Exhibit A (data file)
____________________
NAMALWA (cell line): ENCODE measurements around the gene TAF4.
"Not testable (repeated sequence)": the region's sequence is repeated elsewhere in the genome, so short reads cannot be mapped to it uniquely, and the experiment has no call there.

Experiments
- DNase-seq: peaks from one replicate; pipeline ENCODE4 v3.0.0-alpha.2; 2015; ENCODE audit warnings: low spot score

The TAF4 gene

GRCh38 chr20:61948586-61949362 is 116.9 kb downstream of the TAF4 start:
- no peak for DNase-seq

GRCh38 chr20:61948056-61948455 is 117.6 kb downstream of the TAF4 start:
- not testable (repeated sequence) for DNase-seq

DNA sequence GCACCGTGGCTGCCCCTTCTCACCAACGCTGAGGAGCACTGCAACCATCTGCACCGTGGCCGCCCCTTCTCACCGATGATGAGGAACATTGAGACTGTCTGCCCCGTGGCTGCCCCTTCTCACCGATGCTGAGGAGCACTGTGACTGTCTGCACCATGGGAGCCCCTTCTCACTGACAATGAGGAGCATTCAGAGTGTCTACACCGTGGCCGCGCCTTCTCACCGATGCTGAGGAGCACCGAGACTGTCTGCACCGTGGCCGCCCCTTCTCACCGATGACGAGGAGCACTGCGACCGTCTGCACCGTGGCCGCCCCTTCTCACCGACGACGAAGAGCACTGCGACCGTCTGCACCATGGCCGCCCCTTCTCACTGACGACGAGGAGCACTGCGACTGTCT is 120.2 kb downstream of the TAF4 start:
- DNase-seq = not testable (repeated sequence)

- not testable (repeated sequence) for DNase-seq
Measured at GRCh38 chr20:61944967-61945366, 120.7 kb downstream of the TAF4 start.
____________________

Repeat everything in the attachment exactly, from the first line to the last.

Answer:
NAMALWA (cell line): ENCODE measurements around the gene TAF4.
"Not testable (repeated sequence)": the region's sequence is repeated elsewhere in the genome, so short reads cannot be mapped to it uniquely, and the experiment has no call there.

Experiments
- DNase-seq: peaks from one replicate; pipeline ENCODE4 v3.0.0-alpha.2; 2015; ENCODE audit warnings: low spot score

The TAF4 gene

GRCh38 chr20:61948586-61949362 is 116.9 kb downstream of the TAF4 start:
- no peak for DNase-seq

GRCh38 chr20:61948056-61948455 is 117.6 kb downstream of the TAF4 start:
- not testable (repeated sequence) for DNase-seq

DNA sequence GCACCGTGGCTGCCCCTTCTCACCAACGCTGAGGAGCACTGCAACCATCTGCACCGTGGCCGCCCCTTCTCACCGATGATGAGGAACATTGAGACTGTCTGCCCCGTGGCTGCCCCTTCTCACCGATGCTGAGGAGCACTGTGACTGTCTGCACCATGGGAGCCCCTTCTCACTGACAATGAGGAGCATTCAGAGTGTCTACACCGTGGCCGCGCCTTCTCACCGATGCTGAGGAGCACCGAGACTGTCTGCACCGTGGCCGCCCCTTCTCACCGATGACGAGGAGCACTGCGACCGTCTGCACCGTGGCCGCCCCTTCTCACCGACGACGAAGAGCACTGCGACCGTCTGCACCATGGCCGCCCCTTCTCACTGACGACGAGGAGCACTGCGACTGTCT is 120.2 kb downstream of the TAF4 start:
- DNase-seq = not testable (repeated sequence)

- not testable (repeated sequence) for DNase-seq
Measured at GRCh38 chr20:61944967-61945366, 120.7 kb downstream of the TAF4 start.